POLICY Analysis identifies consensus recommendations for federal biomedical science support | July 27, 2015 Issue - Vol. 93 Issue 30 | Chemical & Engineering News
Volume 93 Issue 30 | p. 11 | News of The Week
Issue Date: July 27, 2015

Policy: Analysis identifies consensus recommendations for federal biomedical science support

Department: Government & Policy
Keywords: Science policy, recommendations, PNAS, ASBMB

Every few months it seems like a panel of experts releases a report that makes recommendations on how to help the science community as it struggles with an era of declining federal budgets.

Now, an analysis of hundreds of recommendations on boosting science support made since 2012 identifies areas of agreement among these expert panels (Proc. Natl. Acad. Sci. USA 2015, DOI:10.1073/pnas.1509901112).

“A lot of people were saying the same things, but there wasn’t a lot of cross talk between groups,” says Christopher L. Pickett of the American Society for Biochemistry & Molecular Biology. “We want to figure out how to chart a path forward.”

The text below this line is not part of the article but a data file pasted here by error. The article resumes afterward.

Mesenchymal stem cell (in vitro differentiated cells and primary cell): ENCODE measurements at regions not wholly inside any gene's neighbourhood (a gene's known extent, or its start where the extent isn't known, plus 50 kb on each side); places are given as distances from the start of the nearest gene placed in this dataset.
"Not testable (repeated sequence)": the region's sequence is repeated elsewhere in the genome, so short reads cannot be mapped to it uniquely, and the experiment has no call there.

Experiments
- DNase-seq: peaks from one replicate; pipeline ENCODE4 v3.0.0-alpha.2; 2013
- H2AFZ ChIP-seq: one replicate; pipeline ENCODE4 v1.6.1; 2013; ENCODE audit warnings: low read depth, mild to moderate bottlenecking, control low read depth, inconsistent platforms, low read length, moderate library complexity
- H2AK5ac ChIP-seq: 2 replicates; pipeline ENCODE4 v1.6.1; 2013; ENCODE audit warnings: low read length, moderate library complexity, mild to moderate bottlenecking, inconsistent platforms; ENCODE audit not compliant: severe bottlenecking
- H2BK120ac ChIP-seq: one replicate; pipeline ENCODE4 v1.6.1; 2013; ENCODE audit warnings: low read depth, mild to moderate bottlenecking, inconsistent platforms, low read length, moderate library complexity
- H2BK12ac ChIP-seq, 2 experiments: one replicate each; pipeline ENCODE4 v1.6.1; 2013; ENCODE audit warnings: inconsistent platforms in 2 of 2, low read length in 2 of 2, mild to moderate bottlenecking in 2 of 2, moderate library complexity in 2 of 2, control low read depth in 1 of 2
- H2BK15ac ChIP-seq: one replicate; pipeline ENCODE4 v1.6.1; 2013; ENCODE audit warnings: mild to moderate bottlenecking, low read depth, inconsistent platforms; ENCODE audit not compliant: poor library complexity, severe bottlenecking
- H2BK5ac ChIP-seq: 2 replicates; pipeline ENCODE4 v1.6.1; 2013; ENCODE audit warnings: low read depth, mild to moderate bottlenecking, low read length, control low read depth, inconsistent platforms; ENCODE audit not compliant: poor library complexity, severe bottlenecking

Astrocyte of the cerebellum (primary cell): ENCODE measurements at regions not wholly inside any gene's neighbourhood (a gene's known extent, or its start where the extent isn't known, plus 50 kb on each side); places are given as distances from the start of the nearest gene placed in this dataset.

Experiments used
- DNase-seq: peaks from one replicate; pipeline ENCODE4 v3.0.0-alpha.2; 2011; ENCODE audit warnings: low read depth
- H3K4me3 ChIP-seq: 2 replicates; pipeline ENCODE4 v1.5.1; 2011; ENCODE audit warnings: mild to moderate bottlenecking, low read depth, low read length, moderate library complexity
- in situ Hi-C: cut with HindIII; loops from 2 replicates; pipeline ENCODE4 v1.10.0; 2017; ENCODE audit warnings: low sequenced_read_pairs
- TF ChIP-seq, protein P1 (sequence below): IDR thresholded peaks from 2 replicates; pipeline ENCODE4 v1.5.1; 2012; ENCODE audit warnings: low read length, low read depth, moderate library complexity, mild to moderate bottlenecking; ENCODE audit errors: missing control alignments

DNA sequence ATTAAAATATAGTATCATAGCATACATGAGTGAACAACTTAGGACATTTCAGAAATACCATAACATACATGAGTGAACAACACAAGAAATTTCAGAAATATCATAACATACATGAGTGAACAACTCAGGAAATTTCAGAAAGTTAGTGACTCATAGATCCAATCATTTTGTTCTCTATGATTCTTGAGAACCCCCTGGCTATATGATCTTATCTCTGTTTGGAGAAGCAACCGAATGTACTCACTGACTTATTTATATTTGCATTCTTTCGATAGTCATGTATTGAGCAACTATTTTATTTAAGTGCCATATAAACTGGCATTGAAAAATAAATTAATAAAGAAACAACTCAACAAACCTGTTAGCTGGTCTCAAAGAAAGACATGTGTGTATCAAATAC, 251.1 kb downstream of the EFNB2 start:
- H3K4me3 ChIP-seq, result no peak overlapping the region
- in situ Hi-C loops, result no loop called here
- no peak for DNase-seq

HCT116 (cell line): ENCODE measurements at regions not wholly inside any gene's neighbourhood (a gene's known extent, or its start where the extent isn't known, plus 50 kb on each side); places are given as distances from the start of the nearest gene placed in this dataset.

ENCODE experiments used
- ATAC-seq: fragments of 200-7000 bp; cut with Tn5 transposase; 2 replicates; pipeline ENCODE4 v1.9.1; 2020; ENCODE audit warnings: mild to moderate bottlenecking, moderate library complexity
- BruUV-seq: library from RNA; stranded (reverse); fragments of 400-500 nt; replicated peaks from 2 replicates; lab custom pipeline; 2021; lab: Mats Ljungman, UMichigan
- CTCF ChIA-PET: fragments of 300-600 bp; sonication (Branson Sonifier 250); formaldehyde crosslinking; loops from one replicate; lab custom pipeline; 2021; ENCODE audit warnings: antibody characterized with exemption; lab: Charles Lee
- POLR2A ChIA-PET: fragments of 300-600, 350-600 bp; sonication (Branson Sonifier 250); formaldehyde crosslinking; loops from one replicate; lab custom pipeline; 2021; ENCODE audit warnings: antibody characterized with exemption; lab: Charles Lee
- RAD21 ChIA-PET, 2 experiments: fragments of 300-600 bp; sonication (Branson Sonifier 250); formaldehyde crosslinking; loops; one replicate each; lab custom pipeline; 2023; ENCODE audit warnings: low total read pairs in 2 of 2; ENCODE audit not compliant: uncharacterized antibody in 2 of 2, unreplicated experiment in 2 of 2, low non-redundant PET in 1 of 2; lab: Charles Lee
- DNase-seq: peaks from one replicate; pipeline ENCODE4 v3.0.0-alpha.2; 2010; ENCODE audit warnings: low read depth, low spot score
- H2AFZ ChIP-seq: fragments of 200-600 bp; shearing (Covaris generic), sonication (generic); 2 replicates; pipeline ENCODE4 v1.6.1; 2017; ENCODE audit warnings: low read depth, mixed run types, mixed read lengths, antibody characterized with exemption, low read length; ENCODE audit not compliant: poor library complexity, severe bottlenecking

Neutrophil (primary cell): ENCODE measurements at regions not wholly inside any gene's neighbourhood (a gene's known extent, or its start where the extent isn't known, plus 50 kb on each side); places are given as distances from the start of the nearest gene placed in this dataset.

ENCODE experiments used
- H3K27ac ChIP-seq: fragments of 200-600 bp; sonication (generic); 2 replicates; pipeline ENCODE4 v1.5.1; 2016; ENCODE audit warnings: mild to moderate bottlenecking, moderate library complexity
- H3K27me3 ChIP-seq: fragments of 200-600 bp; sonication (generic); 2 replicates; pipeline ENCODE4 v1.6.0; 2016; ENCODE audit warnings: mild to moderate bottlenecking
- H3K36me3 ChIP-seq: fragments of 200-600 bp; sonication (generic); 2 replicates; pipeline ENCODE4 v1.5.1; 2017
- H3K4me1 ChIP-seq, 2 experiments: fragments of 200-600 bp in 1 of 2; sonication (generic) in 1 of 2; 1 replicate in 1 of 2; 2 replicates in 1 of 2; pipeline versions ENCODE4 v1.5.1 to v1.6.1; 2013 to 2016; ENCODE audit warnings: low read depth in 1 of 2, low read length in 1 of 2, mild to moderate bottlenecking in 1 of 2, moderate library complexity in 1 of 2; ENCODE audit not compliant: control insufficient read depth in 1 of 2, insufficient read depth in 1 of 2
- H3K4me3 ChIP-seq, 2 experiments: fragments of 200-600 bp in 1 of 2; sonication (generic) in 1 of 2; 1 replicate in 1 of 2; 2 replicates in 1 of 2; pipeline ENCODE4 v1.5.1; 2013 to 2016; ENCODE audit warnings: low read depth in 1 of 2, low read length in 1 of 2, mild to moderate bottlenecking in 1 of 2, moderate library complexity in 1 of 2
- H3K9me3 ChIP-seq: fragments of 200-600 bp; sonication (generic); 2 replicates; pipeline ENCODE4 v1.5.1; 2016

The authors examined nine reports on biomedical science policy by groups including the National Research Council that together offered 267 recommendations. Eight appeared in more than half of the reports.

A majority of the reports agree that the federal government should increase science funding and make it more predictable. In addition, the reports agree that government should remove regulatory hurdles such as conflicting paperwork requirements for grants and reviews by multiple institutional review boards. In addition, agencies should boost salaries for postdocs, train all students for a wider breadth of careers, and expand the use of non-tenure-track staff scientists.

The meta-analysis is useful, and it calls for action, according to Howard H. Garrison, deputy executive director at the Federation of American Societies for Experimental Biology, which released one of the reports included in the study.But even with consensus on the recommendations, turning these ideas into action is likely to be difficult, Garrison says.

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